NEW YORK, March 19 — Ghosts of the past, both literal and figurative, haunt T2 Trainspotting, Danny Boyle’s droll and wistful return to the Scottish reprobates who, 21 years ago in Trainspotting, made heroin addiction a blast and bodily waste a metaphor for squandered lives.
Excremental flourishes notwithstanding, that gloriously scabrous picture also kick-started the careers of its director and stars, most of whom are back to illustrate the consequences of a misspent youth. Renton (Ewan McGregor) has returned to Edinburgh from Amsterdam, ready to face the music for absconding with his pals’ share of the loot from the previous movie’s drug deal. Simon (Jonny Lee Miller) is still scraping by on the criminal fringes, trying to transform his rundown bar into an upscale brothel. And Begbie (Robert Carlyle) — whose drug of choice has always been violence — has just wangled an appropriately bloody escape from prison.
Then there’s sweet, pathetic Spud (Ewen Bremner), still chasing the dragon and explaining to a support group why the biggest obstacle to sobriety is daylight saving time. His rant is hilarious, the patter rapid and twisted and defiantly, exuberantly Scots. (The script is once again by John Hodge, drawing from the novels of Irvine Welsh.) Though a few words were subtitled after I saw the film, the general absence of translation is fully in line with a middle-finger attitude that the first movie cherished and its successor urges its characters to question.
To that end, Boyle wisely doesn’t try to surpass, or even repeat, the mad, frenetic rhythms of the original. Gone is the druggie propulsiveness, the ecstasy of the high that injected such improbable joy into those wretched, long-ago lives. In its place is a more cautious, altogether creakier, energy, one that touchingly mirrors the emotional and physical states of men who are neither as spry nor as carefree as their younger selves. Euphoria has faded, and disappointment and disillusion have moved in.
But while T2 might be middle-aged, it’s very far from moribund, the despondent base notes shouldering a story of revenge and regret, amity and acceptance. Orchestrating an orgy of nostalgia — the train-patterned wallpaper in a childhood bedroom; scattered flashbacks to the men’s earlier capers — Boyle reprises the dodgy camera angles and tricky visuals that beckon us back to the first film with shameless deliberation.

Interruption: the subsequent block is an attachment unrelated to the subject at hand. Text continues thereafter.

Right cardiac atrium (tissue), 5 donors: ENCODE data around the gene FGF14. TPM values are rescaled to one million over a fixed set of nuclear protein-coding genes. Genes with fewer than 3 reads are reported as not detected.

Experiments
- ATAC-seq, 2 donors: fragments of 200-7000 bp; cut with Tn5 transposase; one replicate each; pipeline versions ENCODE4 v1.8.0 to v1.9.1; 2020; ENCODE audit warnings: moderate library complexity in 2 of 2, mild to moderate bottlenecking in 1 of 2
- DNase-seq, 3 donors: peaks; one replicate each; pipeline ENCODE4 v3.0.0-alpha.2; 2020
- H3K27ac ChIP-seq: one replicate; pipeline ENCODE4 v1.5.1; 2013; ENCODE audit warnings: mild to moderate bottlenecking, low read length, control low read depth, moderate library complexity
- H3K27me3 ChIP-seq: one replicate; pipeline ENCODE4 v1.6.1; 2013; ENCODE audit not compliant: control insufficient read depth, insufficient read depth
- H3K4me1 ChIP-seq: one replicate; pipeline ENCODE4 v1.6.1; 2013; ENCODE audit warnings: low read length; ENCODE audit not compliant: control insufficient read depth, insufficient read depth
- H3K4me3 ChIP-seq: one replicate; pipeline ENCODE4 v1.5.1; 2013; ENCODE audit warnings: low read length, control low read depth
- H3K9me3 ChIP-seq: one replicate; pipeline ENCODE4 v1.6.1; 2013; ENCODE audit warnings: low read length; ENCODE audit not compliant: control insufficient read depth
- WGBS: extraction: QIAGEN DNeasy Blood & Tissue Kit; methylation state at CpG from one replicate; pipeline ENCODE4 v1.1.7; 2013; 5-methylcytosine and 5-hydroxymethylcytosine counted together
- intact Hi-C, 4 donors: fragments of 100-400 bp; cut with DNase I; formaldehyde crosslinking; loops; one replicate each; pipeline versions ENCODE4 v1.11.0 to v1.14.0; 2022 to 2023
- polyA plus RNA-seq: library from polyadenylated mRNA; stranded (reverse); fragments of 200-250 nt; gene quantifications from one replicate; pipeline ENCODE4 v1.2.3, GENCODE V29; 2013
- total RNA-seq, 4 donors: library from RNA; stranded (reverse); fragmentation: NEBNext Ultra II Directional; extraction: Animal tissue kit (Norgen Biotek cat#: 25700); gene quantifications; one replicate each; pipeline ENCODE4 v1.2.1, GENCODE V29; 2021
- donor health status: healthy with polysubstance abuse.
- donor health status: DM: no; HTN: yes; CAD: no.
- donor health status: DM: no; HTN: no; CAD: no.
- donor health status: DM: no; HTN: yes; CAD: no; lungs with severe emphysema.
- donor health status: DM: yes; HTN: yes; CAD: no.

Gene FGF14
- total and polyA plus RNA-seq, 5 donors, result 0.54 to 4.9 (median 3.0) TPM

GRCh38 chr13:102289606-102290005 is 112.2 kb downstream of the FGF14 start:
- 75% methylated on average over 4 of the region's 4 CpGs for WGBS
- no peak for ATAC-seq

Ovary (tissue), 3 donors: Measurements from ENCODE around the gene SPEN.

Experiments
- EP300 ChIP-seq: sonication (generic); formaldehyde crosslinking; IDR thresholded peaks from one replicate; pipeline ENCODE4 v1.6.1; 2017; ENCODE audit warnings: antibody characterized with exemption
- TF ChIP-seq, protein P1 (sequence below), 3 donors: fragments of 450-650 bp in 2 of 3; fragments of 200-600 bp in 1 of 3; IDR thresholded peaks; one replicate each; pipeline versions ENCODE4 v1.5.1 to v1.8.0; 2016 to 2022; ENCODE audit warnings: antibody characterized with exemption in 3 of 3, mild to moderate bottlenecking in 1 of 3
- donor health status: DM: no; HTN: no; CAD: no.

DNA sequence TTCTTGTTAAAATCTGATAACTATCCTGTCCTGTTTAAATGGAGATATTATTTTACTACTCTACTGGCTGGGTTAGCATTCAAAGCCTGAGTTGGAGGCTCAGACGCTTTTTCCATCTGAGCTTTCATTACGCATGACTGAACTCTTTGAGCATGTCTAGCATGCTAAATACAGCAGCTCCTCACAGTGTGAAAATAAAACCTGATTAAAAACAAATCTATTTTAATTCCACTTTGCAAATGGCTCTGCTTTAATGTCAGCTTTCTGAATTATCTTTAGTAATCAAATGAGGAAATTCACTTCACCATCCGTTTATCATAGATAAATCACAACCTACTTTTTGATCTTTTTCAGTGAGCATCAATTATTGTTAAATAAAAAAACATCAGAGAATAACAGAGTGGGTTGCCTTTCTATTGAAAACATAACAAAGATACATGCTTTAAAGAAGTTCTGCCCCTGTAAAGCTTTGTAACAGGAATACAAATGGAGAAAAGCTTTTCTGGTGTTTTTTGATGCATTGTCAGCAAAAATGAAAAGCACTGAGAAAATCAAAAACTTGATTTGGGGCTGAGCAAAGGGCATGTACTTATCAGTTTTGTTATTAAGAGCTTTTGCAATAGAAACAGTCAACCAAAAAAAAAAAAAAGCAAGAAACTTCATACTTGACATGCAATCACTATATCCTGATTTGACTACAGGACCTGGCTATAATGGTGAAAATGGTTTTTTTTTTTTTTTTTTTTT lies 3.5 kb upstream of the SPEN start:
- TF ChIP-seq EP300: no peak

This time, though, their purpose is more poignant. Playing with memory — the characters’ and our own — allows Boyle and his cinematographer, Anthony Dod Mantle, to conjure some of the movie’s loveliest, most melancholy images: the smudged shape of Renton’s dead mother sitting at her kitchen table; Spud detoxing on the floor of his crummy apartment, his anguished shadow looming, Nosferatu-like, above him.
If all this sounds unbearably depressing, be cheered. T2 never strays too far from laughs, most memorably in an exhilarating sequence that sends Renton and Simon to plunder a private club where partying Protestants belt out sectarian ditties. Leading the throng in a hastily composed anti-Catholic refrain, the two have never seemed so exultantly alive.
Aside from a warmly stabilising performance by Anjela Nedyalkova as Veronika, a Bulgarian prostitute and Simon’s business partner, the film’s women are barely seen and quietly worn down. Kelly Macdonald reappears as a successful, adult version of the schoolgirl Renton once deflowered, but the light in her eyes has gone out. Similarly, Spud’s girlfriend (Shirley Henderson) and Begbie’s wife (Pauline Turner) pop in only briefly, their faces betraying decades of emotional strain.
It’s fitting, then, that Veronika — the only character untouched by the original movie’s damaged universe — should be the catalyst for this picture’s ouroboros-style ending. As Spud fends off his cravings by scribbling the stories of his youth, one habit substitutes for another, and we are reminded of how little we change. And how much we sometimes wish that we could.
T2 Trainspotting is rated R for a bagful of vomit, mouthfuls of bigotry and nosefuls of cocaine. Running time: 1 hour 58 minutes. — The New York Times